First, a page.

A Scottish minister yesterday warned future investment and jobs are at risk if the UK government does not improve the subsidy regime for pumped hydro storage electricity schemes.
Business, Innovation and Energy Minister Paul Wheelhouse, called for the Scottish and UK governments to work closely to secure the future of the hydro power industry, which he said had been “overshadowed by bigger debates” about offshore and offshore wind energy.
Visiting a pumped hydro storage plant at Foyers, near Loch Ness, Mr Wheelhouse said the industry was “at a crossroads,” with new projects coming on stream but future investments threatened by current subsidy arrangements.
He said: “We’ve clearly got a number of challenges in the energy sector. The oil and gas sector, and offshore wind are two that are well known. But what is probably less well known is the lack of clarity that the pumped hydro developers face as to what the revenue will look like for them if they invest in very major schemes that have high upfront costs.
“It’s a technology that deserves an airing and for the UK government to actually listen to what we feel is a very strong opportunity, both at a UK level and a Scottish level. There will be projects in Wales and Northern Ireland that potentially could be triggered by a more positive financial arrangement for the industry and it will help balance the energy mix for the UK as a whole.”
He added: “Issues have been overshadowed by bigger debates there have been about offshore wind more recently and onshore wind previously. But for pumped hydro storage, if we get a move, say, on a cap and floor mechanism from the UK government, that would allow a longer term visibility about what the revenue stream would be.
“I think that would trigger significant investment and, at a time when we have got a challenge UK-wide because of the Brexit decision, we should not spurn the chance to have major infrastructure projects taking place in our country.”
Mr Wheelhouse said new projects would support many construction jobs and create employment in rural locations.
He said: “We have a great opportunity in Scotland and there are potential opportunities for the Welsh government and for Northern Irish colleagues as well for projects which have either been stalled or could come forward if there is a supportive financial arrangement.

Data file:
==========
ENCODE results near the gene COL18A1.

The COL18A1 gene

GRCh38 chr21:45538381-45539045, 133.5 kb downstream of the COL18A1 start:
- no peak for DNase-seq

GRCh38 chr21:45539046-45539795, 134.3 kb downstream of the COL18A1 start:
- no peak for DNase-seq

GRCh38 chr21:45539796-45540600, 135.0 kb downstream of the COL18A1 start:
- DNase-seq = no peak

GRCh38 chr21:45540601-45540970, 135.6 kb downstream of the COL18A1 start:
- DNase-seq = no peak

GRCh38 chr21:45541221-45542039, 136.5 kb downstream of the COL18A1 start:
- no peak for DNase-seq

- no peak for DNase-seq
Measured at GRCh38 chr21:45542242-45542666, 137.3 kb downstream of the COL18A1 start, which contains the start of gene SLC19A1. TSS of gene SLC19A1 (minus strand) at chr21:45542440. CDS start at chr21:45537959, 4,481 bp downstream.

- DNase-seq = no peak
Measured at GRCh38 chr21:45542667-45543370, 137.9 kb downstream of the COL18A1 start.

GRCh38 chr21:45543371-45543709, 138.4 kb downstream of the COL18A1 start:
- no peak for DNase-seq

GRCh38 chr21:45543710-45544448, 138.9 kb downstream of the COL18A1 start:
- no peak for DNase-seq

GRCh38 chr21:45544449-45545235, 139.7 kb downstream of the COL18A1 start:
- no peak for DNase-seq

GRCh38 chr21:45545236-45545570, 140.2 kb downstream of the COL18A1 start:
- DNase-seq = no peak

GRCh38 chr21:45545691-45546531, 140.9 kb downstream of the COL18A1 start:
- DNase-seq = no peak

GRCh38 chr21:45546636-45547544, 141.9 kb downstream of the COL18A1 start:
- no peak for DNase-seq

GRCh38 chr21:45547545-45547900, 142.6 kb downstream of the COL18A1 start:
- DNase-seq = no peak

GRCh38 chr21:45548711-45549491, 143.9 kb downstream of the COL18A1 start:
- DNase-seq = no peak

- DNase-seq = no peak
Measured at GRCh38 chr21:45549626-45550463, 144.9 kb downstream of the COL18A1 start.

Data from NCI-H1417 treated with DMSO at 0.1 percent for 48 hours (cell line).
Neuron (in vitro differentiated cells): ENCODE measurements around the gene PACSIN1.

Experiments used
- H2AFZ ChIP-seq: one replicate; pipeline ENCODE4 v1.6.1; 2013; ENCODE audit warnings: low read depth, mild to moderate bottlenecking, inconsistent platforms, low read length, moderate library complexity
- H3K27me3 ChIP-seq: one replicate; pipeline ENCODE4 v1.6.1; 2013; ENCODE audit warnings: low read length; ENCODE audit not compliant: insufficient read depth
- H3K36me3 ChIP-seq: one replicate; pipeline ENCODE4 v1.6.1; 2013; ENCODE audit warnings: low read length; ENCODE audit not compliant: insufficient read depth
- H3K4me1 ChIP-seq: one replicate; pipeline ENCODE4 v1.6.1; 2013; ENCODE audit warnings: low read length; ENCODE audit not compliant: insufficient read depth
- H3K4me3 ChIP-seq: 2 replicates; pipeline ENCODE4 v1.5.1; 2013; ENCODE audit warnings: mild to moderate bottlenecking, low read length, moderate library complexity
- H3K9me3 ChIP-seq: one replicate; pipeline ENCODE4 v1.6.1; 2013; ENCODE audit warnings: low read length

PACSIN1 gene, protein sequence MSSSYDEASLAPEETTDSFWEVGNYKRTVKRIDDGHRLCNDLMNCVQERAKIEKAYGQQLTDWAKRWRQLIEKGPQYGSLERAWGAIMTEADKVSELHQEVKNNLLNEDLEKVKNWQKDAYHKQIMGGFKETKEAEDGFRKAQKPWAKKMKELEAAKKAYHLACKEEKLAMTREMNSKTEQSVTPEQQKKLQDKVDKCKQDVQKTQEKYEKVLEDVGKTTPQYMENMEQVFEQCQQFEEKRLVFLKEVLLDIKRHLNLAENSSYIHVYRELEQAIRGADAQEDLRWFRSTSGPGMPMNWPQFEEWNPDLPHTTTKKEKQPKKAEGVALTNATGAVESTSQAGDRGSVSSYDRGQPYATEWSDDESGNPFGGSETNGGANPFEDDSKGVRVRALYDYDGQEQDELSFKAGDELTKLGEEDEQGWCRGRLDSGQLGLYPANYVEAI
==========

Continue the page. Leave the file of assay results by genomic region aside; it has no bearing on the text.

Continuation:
“It is a mechanism the industry is asking for that is very familiar to the UK government and to Ofgem in terms of its role funding interconnector projects. So we are looking for parity of esteem effectively.”
The minister’s comments were welcomed by Lang Banks, director of conservation charity WWF Scotland.
He said: “Along with efforts to reduce electricity demand and strengthen interconnectors, increasing our hydro-pumped storage capacity will help make the most of Scotland’s abundant renewables and help deliver a fossil-fuel free power system.
“That is why the UK and Scottish governments need to work with industry to incentivise investment in pumped storage.”
Hannah Smith, Policy Officer at Scottish Renewables, said: “Cuts to UK Government support in recent years remain a matter of real concern for our members, and are likely to mean a sharp downturn in deployment in the next 12 months.
“However the potential for hydro power and pumped storage hydro in Scotland remains strong, and we are working with the Scottish and UK Governments to seek clarity over the support this valuable technology can expect to receive in future.”
Mr Wheelhouse will today officially inaugurate RWE Innogy UK’s latest run-of-river hydro scheme in Scotland.
The Cia Aig Hydro Scheme, on the Abhainn Chia-aig river, at the eastern end of Loch Arkaig, 20 miles north of Fort William took 24 months to construct at a cost of just under £12million, and became operational with the first turbine in February 2016.